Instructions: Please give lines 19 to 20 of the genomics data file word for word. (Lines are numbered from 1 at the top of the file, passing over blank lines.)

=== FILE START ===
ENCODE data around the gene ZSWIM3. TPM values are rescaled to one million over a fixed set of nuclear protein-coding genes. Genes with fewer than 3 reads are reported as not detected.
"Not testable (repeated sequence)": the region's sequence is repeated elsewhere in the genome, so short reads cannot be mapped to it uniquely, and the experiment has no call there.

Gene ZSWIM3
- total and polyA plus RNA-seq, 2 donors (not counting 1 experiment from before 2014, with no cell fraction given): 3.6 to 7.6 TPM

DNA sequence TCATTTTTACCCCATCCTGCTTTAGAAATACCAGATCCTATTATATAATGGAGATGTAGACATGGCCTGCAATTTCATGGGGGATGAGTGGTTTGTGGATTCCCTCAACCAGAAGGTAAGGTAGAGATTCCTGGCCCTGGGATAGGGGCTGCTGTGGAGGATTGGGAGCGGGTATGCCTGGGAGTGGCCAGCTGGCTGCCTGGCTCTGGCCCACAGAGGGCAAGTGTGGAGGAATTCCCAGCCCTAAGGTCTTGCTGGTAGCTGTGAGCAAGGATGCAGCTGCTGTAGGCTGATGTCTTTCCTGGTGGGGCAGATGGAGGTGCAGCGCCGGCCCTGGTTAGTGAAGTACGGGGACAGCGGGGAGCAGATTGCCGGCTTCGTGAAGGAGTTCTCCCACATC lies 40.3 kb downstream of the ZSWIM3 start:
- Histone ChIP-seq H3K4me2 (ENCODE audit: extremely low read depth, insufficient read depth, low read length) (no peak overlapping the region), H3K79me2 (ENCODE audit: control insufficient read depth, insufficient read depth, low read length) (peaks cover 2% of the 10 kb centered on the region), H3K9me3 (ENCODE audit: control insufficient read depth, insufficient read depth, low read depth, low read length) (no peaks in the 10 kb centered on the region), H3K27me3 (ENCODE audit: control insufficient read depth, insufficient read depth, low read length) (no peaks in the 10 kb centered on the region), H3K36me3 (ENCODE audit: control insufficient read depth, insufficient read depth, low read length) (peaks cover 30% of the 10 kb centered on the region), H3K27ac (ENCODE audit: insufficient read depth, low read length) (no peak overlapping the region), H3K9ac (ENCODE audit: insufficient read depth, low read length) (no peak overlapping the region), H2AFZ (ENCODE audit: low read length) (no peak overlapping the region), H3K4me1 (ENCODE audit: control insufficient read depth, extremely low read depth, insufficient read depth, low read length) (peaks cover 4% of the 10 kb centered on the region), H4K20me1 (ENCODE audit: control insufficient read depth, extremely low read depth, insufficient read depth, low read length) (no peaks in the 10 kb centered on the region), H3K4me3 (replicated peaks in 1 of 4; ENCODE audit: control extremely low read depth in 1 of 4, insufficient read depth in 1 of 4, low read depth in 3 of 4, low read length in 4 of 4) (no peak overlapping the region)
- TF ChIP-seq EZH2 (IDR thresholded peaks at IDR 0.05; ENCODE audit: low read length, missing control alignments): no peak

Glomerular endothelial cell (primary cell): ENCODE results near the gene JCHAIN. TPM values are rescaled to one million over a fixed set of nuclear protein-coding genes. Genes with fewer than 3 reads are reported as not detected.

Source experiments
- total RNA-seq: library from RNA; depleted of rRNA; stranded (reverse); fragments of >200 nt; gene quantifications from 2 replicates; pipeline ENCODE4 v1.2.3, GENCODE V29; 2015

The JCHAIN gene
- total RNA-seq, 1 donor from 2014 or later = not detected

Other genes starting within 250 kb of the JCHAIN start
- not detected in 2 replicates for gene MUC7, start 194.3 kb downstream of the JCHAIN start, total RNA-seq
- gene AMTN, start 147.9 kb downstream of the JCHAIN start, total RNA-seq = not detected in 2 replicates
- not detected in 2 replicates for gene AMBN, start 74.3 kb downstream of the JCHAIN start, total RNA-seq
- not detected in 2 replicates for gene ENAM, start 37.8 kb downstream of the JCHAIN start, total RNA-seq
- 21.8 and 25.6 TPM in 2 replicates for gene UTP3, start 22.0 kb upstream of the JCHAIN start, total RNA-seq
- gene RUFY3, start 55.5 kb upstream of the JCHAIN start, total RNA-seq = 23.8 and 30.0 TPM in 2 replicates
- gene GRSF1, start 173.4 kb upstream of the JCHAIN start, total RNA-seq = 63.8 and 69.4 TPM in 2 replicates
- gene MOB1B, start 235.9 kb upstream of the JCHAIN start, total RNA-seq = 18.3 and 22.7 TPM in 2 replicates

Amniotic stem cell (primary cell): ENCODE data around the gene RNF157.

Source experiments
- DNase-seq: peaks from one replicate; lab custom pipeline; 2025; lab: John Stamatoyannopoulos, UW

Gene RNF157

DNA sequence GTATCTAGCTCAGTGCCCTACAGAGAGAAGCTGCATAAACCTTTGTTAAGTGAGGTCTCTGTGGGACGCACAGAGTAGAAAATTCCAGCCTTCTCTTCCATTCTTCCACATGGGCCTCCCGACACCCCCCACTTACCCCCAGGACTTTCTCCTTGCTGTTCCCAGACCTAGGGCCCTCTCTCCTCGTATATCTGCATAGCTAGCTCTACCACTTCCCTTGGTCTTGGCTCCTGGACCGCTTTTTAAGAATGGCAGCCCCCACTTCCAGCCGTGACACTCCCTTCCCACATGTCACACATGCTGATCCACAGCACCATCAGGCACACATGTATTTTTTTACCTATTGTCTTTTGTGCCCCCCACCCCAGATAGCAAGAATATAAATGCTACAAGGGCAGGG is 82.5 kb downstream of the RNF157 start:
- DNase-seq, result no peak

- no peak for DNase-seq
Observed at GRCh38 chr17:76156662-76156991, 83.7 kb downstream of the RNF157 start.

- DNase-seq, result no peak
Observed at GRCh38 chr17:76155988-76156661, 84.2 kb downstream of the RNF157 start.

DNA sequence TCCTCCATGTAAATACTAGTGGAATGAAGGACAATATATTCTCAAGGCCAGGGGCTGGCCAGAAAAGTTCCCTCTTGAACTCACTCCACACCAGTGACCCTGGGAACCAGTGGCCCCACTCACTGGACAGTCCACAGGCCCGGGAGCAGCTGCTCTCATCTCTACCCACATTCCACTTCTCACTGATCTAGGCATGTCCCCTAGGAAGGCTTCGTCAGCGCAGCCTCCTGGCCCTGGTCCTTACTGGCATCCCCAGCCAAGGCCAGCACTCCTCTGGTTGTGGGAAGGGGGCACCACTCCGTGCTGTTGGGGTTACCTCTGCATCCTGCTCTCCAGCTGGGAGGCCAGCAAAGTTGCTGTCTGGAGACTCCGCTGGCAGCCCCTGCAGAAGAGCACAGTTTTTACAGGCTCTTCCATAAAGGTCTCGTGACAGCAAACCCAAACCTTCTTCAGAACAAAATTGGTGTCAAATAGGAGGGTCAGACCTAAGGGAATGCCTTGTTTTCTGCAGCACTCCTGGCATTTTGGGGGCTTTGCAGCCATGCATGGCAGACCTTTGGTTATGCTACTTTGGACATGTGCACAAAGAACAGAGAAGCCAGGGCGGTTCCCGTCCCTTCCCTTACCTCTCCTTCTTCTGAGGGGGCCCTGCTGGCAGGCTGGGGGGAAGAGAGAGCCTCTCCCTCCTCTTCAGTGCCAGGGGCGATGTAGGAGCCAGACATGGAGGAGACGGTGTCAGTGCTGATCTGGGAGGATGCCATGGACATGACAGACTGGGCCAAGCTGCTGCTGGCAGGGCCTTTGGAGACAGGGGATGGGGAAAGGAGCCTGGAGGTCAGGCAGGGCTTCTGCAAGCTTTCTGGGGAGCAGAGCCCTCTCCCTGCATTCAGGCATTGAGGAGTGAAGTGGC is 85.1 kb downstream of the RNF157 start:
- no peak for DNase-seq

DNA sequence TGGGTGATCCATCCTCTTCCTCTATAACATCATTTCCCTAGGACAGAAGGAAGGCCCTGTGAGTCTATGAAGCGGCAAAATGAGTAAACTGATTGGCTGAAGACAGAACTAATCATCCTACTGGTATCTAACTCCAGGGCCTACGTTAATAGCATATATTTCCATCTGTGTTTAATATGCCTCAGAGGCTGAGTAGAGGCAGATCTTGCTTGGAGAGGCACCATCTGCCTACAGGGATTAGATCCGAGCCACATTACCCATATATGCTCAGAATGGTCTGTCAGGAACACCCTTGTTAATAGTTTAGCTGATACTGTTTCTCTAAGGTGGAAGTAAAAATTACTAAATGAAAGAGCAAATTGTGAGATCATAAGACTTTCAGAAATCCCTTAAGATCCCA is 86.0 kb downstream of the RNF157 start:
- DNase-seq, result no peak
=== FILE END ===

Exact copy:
- gene RUFY3, start 55.5 kb upstream of the JCHAIN start, total RNA-seq = 23.8 and 30.0 TPM in 2 replicates
- gene GRSF1, start 173.4 kb upstream of the JCHAIN start, total RNA-seq = 63.8 and 69.4 TPM in 2 replicates